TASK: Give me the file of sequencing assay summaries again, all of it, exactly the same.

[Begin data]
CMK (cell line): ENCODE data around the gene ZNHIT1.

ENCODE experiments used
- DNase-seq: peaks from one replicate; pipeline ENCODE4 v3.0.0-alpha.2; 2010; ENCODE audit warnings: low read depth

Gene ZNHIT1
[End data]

CMK (cell line): ENCODE data around the gene ZNHIT1.

ENCODE experiments used
- DNase-seq: peaks from one replicate; pipeline ENCODE4 v3.0.0-alpha.2; 2010; ENCODE audit warnings: low read depth

Gene ZNHIT1